Parents as Teachers

by Marian Buchanan

The responsibilities of a parent are many:

  • physical, from providing diaper changes, proper nutrition and a safe environment, to teaching self-care;
  • emotional, from giving love, affection and encouragement, to teaching appropriate ways of expressing emotions;
  • mental, from introducing this little newcomer to the world, answering questions and providing opportunities, to teaching thinking skills;
  • spiritual, from nurturing creativity, nourishing spirit, and passing on values, to teaching how to explore these dimensions on one’s own.

The varied manifestations of responsibility all boil down to one principle: to support and guide the child’s growth.

To draw out a child’s potential in this way is to "lead" (ducere) that potential "out" (e-), in other words, to educate.

The care and teachings that a parent provides aren’t just reserved for the early years, but continue throughout childhood and beyond.

Thus, education isn’t something separate from parenting,
it’s the definition of parenting.

This endeavour is complicated by the fact that every situation the child encounters, every interaction with others, also calls to the child’s raw potential, in ways that may be at odds with the parents’ efforts to provide the best environment as they see it.

Conscious parenting involves examining thoroughly and thoughtfully each situation that might affect your child’s well-being and development, and choosing the response or course of action that you believe is in the child’s best interests.

It may be a protective measure, designed to keep the child from harm, or it may be an enhancing measure, designed to optimize the child’s blossoming. It may be a combination of both.

In order to help a child blossom, a parent needs to give attention to all the dimensions of the child’s being:
body, mind, heart and spirit.

This is a whole human being we have under our care, a whole universe unto itself, not just a conglomerate of separate parts that can be shaped independently of each other. What shapes one dimension, automatically impacts the others.

  • Feeling sick can interfere with mental concentration, make one cranky, and challenge one’s spiritual resources;
  • Ideas can trigger emotions, dictate attitudes towards the body, and determine one’s spiritual path;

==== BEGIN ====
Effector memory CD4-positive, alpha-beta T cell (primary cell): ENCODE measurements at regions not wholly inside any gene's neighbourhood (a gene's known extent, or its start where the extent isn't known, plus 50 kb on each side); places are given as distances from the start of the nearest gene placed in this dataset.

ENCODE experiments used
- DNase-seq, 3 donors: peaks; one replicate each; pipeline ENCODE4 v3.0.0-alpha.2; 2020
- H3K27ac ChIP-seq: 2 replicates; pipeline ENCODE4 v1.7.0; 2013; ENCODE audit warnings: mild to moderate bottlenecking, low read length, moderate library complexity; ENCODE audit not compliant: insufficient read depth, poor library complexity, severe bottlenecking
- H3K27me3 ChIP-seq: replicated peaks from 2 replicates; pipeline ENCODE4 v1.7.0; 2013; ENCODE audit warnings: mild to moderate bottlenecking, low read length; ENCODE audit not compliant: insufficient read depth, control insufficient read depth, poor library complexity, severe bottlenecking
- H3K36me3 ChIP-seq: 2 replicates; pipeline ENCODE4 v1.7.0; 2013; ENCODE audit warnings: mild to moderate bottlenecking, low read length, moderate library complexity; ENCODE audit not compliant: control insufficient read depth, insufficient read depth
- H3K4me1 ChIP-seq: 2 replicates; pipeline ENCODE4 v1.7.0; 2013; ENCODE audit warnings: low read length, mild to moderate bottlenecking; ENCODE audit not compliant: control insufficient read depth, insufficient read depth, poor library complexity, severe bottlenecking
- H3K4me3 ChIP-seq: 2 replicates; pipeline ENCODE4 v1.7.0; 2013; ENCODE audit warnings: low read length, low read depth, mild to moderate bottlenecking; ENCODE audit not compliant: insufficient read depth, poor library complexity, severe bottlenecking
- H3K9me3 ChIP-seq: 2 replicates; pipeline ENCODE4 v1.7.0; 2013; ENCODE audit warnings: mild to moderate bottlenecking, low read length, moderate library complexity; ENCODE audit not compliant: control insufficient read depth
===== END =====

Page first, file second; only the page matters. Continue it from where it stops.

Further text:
• Anger can flood the body with damaging chemicals, cloud one’s mental judgement, and blind one to spiritual connections;
  • Attunement to the source of life can promote healing, emotional comfort, and clarity of thought.

All these dimensions interact whether we intend them to or not.

Reasonably competent and caring parents are in a unique position to guide their child’s unfolding holistically, that is to say, with awareness of and deliberate attention to all of the dimensions of being within the context of their interactions.

If the key to a child’s highest potential is in the dynamic intertwining of all dimensions including the mental, who better to "educate" a child (in the narrow sense of teaching academics), than those whose responsibility and joy it is to "Educate" their offspring (in the epistemological and etymological sense of leading out their potential)?

With rare exceptions, parents are by nature those with the strongest love for their child, those with the child’s best interests most at heart. They know their child more thoroughly than anyone else, and can adapt to the child’s pace and give extra attention where and when the child needs it the most.

No matter how loving and caring individual schoolteachers may be, they cannot logistically provide the quantity and quality of individual attention that would nurture each child’s natural unfolding.

Parents are the constant in the child’s environment. They have the necessary background information to interpret each stage of the child’s development in an accurate context. They are there throughout childhood and beyond, to follow through on what they teach and keep the teaching consistent.

No matter how dedicated particular schoolteachers may be, they aren’t provided with the means to stay in pace with an individual child’s progress, nor to follow through, year after year. Teaching methods may be inconsistent from one teacher to the next, as may be the values imparted, both explicitly and unconsciously.